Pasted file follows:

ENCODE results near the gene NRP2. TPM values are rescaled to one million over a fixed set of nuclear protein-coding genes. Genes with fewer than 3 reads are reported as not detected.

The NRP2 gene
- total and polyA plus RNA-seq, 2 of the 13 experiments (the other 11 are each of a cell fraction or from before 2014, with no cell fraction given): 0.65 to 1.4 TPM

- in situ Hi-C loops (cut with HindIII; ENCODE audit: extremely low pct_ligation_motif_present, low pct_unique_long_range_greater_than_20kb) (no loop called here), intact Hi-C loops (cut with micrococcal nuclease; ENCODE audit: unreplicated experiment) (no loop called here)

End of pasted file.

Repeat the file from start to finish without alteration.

ENCODE results near the gene NRP2. TPM values are rescaled to one million over a fixed set of nuclear protein-coding genes. Genes with fewer than 3 reads are reported as not detected.

The NRP2 gene
- total and polyA plus RNA-seq, 2 of the 13 experiments (the other 11 are each of a cell fraction or from before 2014, with no cell fraction given): 0.65 to 1.4 TPM

- in situ Hi-C loops (cut with HindIII; ENCODE audit: extremely low pct_ligation_motif_present, low pct_unique_long_range_greater_than_20kb) (no loop called here), intact Hi-C loops (cut with micrococcal nuclease; ENCODE audit: unreplicated experiment) (no loop called here)